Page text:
Partnerships Can Help Media Companies Be More Entrepreneurial*

television tv flat screens AP

One of the most difficult things for a traditional media company to do these days is spend serious money on new technology or testing new business models.

It’s not necessarily that they don’t have cash flow, or aren’t doing well – though media companies have had their share of economic challenges over the past few years – It’s that there are too many choices to test. There are so many new technologies and consumer media consumption habits are changing so fast, it’s nearly impossible to know which ones to spend the money on.

As noted in my book C-Scape, many of the smarter companies are finding technology, distribution and content partners to join the experiment and cut the risk and costs by the number of partners they get. It allows each of the partners to get what they really need, proprietary information about consumer behaviour: i.e. will the consumer want to use a new platform or technology to consume content or interact with advertisers.

The latest announcement along these lines is that Yahoo, CBS, ABC, and HSN (Home Shopping Network) will test interactive features on programs that air over Yahoo-connected TV’s, which will include TV sets made by Sony and Toshiba and set-top box devices made by D-Link and Haier Electronics Group. [UPDATED]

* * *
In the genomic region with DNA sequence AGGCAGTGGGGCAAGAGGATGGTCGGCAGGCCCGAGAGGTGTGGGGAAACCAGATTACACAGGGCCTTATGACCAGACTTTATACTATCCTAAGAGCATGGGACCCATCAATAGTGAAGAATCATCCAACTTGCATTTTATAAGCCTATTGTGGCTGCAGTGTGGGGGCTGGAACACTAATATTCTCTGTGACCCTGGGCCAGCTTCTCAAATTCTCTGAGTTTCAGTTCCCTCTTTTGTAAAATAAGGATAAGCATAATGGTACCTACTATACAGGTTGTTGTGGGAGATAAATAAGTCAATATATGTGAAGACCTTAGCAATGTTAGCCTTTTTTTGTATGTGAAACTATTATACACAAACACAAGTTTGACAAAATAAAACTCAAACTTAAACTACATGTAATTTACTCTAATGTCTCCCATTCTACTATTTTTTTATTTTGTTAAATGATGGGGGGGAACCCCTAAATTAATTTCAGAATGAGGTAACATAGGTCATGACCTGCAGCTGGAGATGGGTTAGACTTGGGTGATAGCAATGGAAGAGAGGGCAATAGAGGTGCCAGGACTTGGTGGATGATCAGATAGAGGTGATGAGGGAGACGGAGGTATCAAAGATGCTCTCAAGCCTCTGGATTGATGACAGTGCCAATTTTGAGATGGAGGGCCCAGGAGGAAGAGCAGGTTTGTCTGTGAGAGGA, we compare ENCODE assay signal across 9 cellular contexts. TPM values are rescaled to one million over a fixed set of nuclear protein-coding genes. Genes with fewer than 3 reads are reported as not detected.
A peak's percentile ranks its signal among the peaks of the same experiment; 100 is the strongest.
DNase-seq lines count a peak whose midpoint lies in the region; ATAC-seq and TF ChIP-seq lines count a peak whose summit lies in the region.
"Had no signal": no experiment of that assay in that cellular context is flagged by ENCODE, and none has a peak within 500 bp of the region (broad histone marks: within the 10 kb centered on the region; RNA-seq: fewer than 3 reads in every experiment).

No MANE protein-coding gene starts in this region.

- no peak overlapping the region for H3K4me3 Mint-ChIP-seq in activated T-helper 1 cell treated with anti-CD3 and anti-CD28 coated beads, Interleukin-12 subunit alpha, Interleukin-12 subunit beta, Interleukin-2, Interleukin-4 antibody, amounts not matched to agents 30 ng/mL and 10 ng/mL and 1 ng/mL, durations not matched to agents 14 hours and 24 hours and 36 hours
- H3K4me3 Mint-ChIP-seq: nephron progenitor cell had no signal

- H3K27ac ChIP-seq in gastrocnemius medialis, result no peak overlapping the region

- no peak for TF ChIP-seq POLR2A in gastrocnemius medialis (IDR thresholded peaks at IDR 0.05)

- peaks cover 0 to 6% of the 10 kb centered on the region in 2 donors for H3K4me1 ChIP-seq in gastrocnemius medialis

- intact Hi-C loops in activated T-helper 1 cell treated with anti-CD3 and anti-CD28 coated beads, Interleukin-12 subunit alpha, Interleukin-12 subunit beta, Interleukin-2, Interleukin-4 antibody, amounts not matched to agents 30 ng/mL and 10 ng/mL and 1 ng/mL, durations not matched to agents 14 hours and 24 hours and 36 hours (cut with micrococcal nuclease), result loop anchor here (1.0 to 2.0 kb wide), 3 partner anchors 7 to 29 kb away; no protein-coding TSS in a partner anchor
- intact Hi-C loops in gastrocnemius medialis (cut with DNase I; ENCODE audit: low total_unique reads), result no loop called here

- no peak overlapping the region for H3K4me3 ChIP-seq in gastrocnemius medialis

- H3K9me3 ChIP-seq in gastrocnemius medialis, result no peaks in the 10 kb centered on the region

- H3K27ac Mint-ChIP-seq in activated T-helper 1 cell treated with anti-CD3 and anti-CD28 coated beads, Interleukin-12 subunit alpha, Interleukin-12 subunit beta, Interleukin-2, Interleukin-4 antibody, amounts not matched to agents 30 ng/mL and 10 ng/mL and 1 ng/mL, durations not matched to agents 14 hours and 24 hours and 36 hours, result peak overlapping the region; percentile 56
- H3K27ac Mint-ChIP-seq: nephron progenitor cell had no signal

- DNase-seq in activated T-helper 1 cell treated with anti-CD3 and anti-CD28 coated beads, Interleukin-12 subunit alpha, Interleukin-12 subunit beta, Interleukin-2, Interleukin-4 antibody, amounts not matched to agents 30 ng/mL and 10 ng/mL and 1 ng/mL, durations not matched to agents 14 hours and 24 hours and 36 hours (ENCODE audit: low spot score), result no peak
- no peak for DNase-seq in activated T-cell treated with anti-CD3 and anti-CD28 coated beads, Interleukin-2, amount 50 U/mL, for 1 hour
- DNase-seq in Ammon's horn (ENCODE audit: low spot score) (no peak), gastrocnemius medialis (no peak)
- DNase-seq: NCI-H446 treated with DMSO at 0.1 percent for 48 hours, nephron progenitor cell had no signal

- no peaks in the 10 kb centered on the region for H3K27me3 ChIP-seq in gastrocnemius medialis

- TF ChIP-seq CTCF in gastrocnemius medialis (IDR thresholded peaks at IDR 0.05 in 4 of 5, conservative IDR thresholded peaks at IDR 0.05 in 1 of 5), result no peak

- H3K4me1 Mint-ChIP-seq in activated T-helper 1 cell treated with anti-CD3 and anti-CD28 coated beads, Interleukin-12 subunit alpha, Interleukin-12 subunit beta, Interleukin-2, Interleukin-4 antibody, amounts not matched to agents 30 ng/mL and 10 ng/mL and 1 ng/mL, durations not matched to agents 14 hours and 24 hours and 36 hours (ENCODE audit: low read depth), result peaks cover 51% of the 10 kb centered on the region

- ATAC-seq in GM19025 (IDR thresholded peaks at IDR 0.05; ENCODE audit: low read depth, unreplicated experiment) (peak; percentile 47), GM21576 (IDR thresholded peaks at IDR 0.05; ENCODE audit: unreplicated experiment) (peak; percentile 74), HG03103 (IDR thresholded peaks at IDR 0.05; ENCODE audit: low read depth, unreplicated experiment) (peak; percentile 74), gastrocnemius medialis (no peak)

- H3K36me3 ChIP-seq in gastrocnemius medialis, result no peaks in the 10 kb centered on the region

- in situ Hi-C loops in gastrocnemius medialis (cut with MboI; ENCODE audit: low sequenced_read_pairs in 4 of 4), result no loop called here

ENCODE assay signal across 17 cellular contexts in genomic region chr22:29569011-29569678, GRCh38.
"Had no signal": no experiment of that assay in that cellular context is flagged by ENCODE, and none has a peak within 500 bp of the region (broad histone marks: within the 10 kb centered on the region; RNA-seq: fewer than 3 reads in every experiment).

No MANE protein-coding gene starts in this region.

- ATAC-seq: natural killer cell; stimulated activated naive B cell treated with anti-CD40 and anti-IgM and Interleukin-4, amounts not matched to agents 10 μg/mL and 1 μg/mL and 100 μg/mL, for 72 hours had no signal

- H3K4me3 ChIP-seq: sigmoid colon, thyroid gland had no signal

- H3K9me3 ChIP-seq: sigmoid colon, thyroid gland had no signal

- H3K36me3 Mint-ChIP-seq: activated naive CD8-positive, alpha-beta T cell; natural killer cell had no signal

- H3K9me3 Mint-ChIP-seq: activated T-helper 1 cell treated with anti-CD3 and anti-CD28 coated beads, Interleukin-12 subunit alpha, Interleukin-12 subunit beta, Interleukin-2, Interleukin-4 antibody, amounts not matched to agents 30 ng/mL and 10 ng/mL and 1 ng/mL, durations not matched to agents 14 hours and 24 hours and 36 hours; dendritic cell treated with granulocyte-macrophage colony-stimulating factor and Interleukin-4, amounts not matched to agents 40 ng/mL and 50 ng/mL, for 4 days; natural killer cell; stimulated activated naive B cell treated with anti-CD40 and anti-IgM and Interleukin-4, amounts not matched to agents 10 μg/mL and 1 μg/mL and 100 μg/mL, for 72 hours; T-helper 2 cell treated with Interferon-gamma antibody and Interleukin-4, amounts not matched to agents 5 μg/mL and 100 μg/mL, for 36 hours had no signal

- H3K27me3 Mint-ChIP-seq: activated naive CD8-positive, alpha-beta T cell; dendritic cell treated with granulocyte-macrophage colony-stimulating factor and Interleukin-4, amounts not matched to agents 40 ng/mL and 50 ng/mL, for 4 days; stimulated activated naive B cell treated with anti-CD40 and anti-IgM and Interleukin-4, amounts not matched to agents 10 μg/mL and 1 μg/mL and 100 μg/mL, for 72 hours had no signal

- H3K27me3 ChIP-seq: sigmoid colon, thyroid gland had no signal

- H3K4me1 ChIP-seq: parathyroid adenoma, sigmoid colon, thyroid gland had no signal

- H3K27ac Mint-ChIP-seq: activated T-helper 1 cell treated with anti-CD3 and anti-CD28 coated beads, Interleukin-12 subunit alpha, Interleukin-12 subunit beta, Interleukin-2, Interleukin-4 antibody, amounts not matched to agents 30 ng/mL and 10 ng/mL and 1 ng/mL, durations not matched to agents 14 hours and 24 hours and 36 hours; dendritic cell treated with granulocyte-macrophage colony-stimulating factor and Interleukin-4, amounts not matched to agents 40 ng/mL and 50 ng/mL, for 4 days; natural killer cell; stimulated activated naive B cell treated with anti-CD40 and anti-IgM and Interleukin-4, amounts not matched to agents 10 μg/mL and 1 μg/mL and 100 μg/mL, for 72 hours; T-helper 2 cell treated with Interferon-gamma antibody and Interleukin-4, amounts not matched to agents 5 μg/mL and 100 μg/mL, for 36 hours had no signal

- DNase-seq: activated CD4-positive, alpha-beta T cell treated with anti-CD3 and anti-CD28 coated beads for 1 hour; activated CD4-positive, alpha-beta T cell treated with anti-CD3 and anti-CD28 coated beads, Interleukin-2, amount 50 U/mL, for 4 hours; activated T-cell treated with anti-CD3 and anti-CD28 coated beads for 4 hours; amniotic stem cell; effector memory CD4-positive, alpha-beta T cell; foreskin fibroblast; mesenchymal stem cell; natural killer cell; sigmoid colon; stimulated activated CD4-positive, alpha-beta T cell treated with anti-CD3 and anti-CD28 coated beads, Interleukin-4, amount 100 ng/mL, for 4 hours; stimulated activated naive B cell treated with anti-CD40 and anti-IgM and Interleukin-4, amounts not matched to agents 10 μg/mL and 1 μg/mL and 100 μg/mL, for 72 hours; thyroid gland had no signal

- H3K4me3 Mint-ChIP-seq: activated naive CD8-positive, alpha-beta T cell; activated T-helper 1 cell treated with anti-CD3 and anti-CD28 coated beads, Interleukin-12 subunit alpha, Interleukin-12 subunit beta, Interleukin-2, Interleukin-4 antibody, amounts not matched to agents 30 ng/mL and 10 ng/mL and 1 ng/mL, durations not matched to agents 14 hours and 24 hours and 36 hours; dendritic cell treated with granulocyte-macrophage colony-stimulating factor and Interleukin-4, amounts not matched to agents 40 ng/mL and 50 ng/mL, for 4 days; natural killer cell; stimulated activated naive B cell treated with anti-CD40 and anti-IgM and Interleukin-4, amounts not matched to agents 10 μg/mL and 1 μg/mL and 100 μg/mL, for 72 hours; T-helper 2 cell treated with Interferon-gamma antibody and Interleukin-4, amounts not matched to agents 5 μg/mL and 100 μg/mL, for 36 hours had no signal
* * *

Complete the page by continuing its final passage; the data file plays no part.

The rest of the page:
It’s simple. Do television viewers WANT to interact with programmers and advertisers while watching TV? Will viewers of CBS’s Showtime Boxing want to get more information about or even predict who will win while watching a live fight? Will people watching HSN use their remotes to actually buy an item they are seeing on Home Shopping Network, or is having the phone nearby good enough?

This is just the latest of many new partnerships. Another example is the Sony, Discovery and Imax partnership on a 3D-TV channel.

In each case the partners are testing either technology or consumer acceptance or both, vital factors to predict future behaviour. And they have cut their economic risk by allowing each partner to bring what it is good at doing to the party and by splitting all the additional costs two, three or more ways.

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